MarketWatch  4 hrs ago  Comment 
Treasury yields retreated on Friday, leaving the 10-year on track to break a six-week streak of climbing yields.
MarketWatch  4 hrs ago  Comment 
Just look at how the S&P 500 has fared and the relative performances of stocks vs. bonds and stocks vs. commodities, says longtime technical analyst Michael Kahn.
SeekingAlpha  5 hrs ago  Comment 
Clusterstock  5 hrs ago  Comment 
As we head into the final days of 2016, i t's a good time to reflect on interesting market trends of the year. 2016 has been the most exciting year in recent times—with the a huge anti-establishment wave in politics across the world, and...
Mondo Visione  9 hrs ago  Comment 
KNF has approved an annex to the GPW bond prospectus which defines the margin The margin on the series D and E bonds is 0.95 percent. On 21 December 2016, the Polish Financial Supervision Authority (KNF) has approved Annex 2 to the...
Clusterstock  9 hrs ago  Comment 
If you followed Warren Buffet's investing mantra – be greedy when others are fearful and fearful when others are greedy – then 2016 should have been a bumper year. Debt traders that loaded up on newly downgraded bonds early on in 2016 made a...
The Hindu Business Line  10 hrs ago  Comment 
The IRF contract is based on 6.84 per cent central government security maturing on December 19, 2022
The Economic Times  Dec 23  Comment 
The yield-to-maturity (YTM) available on the most attractive tax-free bonds is around 6.18%.These coupon rates are for institutional investors.


A bond is a type of debt. It's a loan from an investor to an institution, and in exchange the investor collects a predetermined interest rate. When a company needs capital to expand its business, it issues bonds to the public. Investors buy them with the understanding that they will collect the original principal plus interest when the bond matures at a set date. Federal, state, and municipal governments issue bonds for a similar purpose, to raise money for projects and public programs.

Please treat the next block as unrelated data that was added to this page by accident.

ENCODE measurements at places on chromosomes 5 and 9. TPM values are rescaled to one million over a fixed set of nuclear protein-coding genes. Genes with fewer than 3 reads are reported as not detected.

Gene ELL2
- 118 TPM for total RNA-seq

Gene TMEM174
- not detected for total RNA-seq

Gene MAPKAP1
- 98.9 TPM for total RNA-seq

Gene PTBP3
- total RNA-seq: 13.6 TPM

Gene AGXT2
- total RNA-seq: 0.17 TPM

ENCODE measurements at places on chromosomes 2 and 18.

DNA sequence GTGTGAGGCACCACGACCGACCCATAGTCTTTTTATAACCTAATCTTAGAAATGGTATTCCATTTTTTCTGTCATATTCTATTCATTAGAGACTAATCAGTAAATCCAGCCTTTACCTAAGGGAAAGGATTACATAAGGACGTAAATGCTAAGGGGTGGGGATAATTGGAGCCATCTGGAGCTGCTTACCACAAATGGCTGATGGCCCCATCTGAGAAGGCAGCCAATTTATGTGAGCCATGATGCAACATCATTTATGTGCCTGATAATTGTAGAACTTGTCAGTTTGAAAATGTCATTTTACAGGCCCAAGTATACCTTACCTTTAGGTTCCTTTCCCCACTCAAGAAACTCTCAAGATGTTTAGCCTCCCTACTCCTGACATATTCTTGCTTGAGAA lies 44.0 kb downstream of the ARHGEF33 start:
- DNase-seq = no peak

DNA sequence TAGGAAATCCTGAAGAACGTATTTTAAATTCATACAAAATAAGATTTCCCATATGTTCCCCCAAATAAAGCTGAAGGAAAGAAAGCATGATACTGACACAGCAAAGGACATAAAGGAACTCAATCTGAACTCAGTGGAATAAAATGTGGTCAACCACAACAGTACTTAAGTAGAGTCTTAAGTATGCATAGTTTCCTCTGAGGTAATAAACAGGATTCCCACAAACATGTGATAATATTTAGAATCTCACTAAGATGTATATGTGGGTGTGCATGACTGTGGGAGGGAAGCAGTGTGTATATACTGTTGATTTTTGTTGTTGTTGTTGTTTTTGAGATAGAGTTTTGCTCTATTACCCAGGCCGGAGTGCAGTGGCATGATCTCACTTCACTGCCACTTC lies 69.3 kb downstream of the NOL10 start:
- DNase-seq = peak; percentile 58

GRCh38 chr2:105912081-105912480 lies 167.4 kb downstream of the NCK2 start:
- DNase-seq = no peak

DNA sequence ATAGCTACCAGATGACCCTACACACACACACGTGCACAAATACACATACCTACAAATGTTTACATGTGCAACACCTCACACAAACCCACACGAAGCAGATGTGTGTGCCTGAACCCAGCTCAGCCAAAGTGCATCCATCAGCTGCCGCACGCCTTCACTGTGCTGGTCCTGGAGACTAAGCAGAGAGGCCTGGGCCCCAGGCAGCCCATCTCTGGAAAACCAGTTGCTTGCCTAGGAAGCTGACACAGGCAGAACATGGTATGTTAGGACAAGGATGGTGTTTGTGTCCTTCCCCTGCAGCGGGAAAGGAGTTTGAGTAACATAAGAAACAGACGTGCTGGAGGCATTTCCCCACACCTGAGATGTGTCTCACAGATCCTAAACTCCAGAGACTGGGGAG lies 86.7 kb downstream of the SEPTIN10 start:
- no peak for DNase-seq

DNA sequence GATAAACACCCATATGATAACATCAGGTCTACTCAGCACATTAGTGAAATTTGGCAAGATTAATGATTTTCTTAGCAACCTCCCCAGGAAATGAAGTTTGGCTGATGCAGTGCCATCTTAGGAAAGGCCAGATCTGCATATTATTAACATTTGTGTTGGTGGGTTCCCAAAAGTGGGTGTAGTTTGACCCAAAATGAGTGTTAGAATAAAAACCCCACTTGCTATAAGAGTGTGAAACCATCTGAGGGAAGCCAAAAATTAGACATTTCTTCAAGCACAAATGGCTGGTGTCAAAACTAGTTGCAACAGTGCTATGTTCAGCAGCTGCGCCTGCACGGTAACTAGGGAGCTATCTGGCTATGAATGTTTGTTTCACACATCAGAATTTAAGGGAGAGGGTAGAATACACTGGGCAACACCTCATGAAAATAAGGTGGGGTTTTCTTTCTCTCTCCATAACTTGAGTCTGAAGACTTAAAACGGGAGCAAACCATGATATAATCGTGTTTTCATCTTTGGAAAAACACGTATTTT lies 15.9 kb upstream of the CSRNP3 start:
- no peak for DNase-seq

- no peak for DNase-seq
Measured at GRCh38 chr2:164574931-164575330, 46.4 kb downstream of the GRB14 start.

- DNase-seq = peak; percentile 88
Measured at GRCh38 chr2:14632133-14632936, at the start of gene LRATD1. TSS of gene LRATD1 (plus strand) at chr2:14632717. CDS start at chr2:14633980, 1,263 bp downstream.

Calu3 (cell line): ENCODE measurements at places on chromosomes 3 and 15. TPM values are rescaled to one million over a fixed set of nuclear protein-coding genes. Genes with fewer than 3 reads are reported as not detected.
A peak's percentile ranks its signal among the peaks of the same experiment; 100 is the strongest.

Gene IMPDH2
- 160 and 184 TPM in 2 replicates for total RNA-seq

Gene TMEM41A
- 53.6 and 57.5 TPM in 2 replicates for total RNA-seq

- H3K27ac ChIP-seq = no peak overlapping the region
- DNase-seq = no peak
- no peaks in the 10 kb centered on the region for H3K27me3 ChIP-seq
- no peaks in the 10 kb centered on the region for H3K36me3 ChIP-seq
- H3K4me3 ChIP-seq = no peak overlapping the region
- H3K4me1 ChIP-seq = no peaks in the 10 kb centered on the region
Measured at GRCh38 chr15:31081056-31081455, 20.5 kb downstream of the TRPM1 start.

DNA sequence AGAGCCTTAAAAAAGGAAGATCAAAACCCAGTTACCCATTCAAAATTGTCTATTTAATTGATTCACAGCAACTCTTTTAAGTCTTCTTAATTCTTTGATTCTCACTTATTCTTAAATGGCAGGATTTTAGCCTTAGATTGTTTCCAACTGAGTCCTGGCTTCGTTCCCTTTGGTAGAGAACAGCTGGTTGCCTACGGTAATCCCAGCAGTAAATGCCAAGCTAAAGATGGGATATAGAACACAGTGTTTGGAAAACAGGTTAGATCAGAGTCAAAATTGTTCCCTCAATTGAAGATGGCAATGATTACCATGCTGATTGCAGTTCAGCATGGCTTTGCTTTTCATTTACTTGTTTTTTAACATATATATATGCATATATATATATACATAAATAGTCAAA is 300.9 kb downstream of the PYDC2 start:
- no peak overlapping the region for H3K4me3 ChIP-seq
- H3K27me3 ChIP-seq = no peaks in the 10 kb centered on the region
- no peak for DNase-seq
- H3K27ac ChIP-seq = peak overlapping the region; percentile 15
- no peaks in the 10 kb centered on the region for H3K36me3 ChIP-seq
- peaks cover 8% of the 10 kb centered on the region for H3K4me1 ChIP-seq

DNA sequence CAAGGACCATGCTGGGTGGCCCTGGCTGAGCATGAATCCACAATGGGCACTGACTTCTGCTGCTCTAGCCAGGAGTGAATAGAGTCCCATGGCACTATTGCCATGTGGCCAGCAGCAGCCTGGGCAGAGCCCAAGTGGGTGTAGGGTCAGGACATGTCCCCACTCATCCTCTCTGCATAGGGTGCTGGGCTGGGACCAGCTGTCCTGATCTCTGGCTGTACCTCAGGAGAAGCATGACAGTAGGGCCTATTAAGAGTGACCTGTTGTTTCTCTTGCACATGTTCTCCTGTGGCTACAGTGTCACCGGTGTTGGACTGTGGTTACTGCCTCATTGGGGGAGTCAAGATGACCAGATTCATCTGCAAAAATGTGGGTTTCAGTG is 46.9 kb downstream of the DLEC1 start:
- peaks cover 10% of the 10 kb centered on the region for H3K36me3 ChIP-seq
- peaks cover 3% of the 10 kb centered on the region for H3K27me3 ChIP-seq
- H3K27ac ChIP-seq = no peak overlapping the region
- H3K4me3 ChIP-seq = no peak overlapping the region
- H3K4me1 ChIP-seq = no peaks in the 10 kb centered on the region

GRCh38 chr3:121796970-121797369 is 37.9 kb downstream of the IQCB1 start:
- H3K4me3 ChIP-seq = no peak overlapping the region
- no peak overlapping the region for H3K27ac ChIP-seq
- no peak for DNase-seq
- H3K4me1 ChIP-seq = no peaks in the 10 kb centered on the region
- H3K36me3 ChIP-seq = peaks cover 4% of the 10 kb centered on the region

Types of Bonds

Bonds or Stocks?

Making the choice between stocks and bonds can be complex. In general, though, the key consideration is your own planning horizon.

Bonds are, in general, more predictable than stocks, and (on average and in general) give you lower returns. If you believe you'll need predictable access to money over, say, a 20-year period, you may be better off with bonds. For example, if you want to put aside a specific amount of money for a grandchild, expecting that money to be available for college in eighteen years, and not expecting to have other capital available. Insurance companies invest heavily in bonds for just this reason: it matches predictable liabilities (future insurance claims) against predictable cash flows (principal and interest).

Some bonds have tax advantages; for example, municipal bonds are typically exempt from state taxes in the state that issued them, as well as federal taxes. This can make them more attractive, though often you will find that the market has arbitraged away the difference, and that corporate (that is, taxable) bonds carry a higher gross yield -- and the same net yield after taxes. Although many investors invest in munis for just this reason -- they "don't like the taxman" -- they may not be making the optimum investment choice.

Bonds are not riskless, however. They carry credit risk ("will I get my money back?"), prepayment risk, liquidity risk and interest-rate risk. Many bonds give the bond issuer the right to repay the bond early -- which happens more often when rates are low, in other words, just when you don't want your money back. This is prepayment risk. Liquidity risk is the risk that you won't find a good price for your bond when you want to sell it -- because there are so many more bond issuers than stock issuers, and because bonds are not exchange-traded, there may not be a willing buyer. Interest-rate risk is the opposite of prepayment risk: when rates go up, the value of your bond will drop (it drops more, the further away it is from maturity). If your circumstances change and you need to sell the bond before maturity, you can lose capital that you would otherwise receive, if you held the bond to maturity.

Read More

A how to on investing in bonds

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